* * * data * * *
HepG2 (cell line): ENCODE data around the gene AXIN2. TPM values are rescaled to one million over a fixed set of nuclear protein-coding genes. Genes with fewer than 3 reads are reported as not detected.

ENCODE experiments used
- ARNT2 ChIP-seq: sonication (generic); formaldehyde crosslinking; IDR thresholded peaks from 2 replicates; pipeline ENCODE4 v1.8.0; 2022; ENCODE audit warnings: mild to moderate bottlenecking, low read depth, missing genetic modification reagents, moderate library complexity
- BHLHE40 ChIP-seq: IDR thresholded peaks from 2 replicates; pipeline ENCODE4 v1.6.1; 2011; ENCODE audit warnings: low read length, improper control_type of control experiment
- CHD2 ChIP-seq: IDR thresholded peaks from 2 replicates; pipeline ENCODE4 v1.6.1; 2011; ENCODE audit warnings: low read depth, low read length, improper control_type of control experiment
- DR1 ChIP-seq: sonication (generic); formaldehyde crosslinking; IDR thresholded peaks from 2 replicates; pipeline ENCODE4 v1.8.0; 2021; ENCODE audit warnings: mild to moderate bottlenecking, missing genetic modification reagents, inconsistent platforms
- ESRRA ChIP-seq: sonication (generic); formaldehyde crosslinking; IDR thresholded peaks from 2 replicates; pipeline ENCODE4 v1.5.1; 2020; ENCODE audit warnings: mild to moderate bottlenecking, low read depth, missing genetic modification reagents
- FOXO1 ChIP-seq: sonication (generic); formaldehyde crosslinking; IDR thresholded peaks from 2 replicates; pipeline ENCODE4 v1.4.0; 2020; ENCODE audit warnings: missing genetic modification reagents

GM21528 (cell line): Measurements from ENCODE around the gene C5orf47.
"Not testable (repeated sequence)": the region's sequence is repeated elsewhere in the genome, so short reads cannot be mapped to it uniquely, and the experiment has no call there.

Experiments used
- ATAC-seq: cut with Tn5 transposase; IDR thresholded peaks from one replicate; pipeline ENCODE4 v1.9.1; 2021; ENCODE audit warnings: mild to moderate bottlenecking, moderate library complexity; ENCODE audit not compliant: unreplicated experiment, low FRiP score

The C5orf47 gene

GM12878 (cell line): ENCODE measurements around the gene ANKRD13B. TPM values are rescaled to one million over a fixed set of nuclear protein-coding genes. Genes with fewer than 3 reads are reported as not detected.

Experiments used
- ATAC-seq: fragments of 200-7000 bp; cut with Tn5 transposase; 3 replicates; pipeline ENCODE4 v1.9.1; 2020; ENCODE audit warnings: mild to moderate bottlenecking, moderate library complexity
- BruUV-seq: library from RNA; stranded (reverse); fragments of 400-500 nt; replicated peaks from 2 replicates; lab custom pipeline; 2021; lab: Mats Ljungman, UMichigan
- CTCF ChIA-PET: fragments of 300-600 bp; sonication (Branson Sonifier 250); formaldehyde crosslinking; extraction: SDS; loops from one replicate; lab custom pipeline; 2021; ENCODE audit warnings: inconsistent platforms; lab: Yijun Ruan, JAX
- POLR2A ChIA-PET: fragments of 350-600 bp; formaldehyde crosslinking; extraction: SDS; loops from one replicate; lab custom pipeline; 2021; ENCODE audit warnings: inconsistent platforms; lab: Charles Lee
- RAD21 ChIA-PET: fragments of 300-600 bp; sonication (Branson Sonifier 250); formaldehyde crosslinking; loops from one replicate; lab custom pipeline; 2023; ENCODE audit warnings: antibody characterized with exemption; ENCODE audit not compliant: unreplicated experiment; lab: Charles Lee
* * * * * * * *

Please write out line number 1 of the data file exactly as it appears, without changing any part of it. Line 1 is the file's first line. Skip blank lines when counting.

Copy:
HepG2 (cell line): ENCODE data around the gene AXIN2. TPM values are rescaled to one million over a fixed set of nuclear protein-coding genes. Genes with fewer than 3 reads are reported as not detected.